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Posts Tagged ‘lâcher’

This text message exchange comes from the Les Parent Facebook page.

Les Parent is a comedy from Québec. The name of the show really is Les Parent and not Les Parents, because Parent is a surname, and a common too — like the singer Kevin Parent. The name of the show means “The Parent Family” and not “The Parents.”

This exchange of textos takes place between Thomas and his mother. The green textos are from the mother, the grey ones from Thomas.

Bonne journée, mon Thomas.
Have a good day, [my] Thomas.

Bonne journée?
Have a good day?

C’est ça, réponds-moi pas.
That’s right, don’t answer me.

On sait ben. C’est juste ta mère qui te texte. Mais si c’est ta blonde ou tes amis, tu réponds dans la SECONDE.
We all know. It’s just your mother texting you. But if it’s your girlfriend or your friends, you answer within a SECOND.

Pas quand je conduis.
Not when I’m driving.

Tu conduis?
You’re driving?

OUI!
YES!

LÂCHE TON CELL TOUT DE SUITE, TU M’ENTENDS!
DROP YOUR CELL IMMEDIATELY, YOU HEAR ME!

_ _ _

Remember, in Québec the â in lâcher sounds like “aww.” Lawwwche ton cell!

A smartphone is called un téléphone intelligent. Un texto is a text message, and texter (quelqu’un) means “to text (someone).”

on sait ben = on sait bien
ta blonde, your girlfriend
dans la seconde, within a second
lâcher quelque chose, to put something down
un cell, cell phone, mobile phone

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French-language purists will tell you not to use the words below, but you gotta know ’em if you want to understand the Québécois!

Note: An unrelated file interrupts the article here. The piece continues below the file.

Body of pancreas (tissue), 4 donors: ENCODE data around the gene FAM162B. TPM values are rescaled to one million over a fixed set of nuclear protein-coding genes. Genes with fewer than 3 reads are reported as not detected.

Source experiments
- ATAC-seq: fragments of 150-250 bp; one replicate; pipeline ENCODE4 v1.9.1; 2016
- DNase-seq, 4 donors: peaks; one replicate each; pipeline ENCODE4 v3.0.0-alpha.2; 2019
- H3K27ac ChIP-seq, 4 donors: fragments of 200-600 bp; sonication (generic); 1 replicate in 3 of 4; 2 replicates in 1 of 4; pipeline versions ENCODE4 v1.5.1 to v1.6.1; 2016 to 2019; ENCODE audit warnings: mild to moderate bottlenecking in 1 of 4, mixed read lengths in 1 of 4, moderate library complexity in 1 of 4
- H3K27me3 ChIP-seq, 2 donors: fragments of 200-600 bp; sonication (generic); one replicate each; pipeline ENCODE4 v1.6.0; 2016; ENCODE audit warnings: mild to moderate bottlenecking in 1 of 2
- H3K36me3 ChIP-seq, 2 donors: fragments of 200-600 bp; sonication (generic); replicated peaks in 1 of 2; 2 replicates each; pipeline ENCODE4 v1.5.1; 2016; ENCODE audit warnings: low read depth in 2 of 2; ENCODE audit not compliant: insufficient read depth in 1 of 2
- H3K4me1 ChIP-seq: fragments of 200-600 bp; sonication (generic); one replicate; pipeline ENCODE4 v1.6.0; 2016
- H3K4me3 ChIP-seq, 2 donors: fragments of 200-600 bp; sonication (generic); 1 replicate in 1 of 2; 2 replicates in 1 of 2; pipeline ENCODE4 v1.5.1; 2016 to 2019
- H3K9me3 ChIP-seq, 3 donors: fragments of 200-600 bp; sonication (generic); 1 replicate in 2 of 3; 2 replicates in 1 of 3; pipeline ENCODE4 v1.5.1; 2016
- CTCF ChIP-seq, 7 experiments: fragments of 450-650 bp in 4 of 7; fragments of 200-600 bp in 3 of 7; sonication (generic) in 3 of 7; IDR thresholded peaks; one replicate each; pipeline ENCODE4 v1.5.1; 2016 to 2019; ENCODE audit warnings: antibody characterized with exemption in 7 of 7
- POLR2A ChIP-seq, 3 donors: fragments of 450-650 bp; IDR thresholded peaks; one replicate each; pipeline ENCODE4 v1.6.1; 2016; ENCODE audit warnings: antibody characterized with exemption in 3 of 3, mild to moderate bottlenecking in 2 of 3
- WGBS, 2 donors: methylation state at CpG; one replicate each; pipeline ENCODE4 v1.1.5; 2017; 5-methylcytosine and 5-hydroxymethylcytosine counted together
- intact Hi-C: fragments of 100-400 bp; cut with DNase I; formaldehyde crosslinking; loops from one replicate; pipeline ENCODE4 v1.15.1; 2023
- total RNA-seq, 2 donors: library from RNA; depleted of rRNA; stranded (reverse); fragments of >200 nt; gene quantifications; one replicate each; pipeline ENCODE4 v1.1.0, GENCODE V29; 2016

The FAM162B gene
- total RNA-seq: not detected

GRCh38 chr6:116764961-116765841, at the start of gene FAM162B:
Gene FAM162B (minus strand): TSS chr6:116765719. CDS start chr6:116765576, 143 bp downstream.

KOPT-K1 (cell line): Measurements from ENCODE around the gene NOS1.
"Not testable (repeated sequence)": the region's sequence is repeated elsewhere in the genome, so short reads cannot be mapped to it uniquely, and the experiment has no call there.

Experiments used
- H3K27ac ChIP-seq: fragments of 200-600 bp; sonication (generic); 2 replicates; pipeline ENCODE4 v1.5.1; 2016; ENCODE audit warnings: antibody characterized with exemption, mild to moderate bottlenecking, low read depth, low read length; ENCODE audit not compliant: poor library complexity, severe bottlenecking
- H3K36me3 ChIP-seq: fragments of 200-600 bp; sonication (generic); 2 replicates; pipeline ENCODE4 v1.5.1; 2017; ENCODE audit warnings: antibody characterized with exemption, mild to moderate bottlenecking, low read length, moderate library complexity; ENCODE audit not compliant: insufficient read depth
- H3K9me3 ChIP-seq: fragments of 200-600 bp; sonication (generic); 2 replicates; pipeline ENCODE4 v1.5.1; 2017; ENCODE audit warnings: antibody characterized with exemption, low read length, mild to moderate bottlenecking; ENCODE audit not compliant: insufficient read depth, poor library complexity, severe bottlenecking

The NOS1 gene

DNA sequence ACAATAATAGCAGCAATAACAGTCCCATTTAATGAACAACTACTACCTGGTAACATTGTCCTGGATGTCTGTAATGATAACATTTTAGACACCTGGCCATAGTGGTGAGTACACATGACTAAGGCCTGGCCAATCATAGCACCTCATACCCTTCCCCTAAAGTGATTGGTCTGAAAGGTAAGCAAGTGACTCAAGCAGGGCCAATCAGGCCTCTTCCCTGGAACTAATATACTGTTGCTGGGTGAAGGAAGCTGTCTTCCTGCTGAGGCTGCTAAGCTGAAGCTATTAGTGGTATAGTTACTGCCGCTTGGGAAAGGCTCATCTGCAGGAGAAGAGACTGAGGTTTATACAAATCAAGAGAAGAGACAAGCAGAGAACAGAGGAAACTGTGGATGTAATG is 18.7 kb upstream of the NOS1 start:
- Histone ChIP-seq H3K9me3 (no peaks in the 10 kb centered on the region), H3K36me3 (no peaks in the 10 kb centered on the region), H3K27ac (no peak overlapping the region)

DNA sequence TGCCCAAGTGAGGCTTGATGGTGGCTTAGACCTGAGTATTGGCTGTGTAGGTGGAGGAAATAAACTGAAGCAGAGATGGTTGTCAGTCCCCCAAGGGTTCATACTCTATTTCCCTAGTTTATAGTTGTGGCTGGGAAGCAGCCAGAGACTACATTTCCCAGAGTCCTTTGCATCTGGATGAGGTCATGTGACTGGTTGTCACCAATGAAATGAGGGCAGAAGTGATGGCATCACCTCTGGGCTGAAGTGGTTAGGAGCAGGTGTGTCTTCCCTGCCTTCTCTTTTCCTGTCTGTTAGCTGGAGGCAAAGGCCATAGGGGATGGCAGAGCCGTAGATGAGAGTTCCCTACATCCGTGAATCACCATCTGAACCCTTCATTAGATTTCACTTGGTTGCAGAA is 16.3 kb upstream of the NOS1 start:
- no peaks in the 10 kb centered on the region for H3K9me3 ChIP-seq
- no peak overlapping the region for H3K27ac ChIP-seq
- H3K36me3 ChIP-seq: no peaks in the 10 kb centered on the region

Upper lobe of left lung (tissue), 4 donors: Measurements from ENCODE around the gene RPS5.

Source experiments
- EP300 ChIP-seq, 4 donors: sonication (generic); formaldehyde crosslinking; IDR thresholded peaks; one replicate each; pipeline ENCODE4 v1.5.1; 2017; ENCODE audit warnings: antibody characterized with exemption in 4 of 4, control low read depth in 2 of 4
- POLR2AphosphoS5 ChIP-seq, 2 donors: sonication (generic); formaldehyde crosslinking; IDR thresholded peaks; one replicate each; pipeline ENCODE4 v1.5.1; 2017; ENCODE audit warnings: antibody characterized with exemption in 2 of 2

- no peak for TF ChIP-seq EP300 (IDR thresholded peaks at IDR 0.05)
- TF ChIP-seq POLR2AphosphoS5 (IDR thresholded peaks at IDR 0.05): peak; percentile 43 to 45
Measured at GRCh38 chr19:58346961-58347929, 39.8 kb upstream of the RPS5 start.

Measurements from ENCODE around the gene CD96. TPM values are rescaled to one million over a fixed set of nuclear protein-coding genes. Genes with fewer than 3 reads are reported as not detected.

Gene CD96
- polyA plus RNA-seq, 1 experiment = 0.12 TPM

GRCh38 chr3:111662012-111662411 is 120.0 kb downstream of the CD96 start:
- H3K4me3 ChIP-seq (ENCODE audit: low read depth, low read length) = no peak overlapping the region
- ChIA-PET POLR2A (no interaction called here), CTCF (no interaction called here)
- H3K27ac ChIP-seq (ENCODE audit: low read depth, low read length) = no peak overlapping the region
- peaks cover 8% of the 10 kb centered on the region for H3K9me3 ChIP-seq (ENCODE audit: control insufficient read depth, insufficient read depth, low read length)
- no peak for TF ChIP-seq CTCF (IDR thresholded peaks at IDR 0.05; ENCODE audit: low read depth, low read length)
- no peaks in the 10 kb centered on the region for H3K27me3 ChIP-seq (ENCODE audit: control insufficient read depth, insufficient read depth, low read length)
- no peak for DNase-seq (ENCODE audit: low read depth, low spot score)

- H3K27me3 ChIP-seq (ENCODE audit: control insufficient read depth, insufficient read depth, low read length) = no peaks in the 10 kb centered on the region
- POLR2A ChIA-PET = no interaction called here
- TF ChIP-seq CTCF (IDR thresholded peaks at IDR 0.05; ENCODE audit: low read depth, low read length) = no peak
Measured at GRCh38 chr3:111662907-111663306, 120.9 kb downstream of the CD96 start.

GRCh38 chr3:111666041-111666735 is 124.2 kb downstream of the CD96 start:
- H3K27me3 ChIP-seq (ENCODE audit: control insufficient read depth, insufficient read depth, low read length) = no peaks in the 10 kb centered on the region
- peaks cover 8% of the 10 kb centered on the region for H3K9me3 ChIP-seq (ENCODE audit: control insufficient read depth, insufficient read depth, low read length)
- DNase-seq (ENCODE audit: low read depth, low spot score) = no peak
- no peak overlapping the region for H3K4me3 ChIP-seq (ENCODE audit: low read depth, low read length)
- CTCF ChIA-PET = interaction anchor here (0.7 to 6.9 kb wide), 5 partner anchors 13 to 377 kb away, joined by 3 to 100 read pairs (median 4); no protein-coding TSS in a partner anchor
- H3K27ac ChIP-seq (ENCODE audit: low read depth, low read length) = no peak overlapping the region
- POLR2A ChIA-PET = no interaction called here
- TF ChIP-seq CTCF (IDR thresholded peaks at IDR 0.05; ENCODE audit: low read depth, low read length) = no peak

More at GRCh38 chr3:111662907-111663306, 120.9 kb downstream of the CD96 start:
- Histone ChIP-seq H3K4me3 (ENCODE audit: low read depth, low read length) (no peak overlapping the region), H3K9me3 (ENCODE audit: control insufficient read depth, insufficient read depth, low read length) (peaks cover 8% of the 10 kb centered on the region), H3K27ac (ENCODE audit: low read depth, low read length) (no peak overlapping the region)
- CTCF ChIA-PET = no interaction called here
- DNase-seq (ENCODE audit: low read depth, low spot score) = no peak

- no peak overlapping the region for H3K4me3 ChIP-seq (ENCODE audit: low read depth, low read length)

We won’t concern ourselves with the ideas of the purists here. We’ll let them squabble amongst themselves as we get down to the more important work of learning French.

Even though these words are often referred to as anglicismes or as examples of franglais, I don’t see a reason why we can’t just think of them as French words that entered the language by way of English.

That said, it’s important to know that these words are reserved to informal speaking situations. They’re not used in formal speech or writing.

The examples below are not the only way those ideas can be expressed in French. For example, although you’ll hear a tattoo called un tatou in Québec, you’ll also come across the standardised tatouage. In the list below, we’ll just look at ways you might hear things said using a word taken from English.

If you like this list of 31 gotta-knows, there’s also a list of 50 must-knows and a list of 30 full-québécois on OffQc.

If you learn everything in those 3 posts, that’s 111 MB of example sentences uploaded to your brain. And if you learn everything on OffQc, then your brain will definitely need a memory upgrade pretty soon. 🙂

1. Tu m’as fait feeler cheap.
You made me feel bad (about myself).

2. Je badtripe là-dessus.
I’m worried sick about it.

3. J’ai eu un gros down.
I got really down.

4. C’est tough sur le moral.
It’s tough on your morale.

5. C’est weird en masse.
That’s totally weird.

6. Ce médicament me rend stone.
This medication stones me out.

7. C’est tellement cute son accent.
His accent is so cute.

8. Ça m’a donné un gros rush.
It got me all pumped up.

9. Mon boss est venu me voir.
My boss came to see me.

10. À l’heure du lunch, je fais de l’exercice.
I exercise at lunchtime.

11. Ça clique pas entre nous.
We don’t click with each other.

12. C’est pas cher, mais c’est de la scrap.
It’s not expensive, but it’s junk.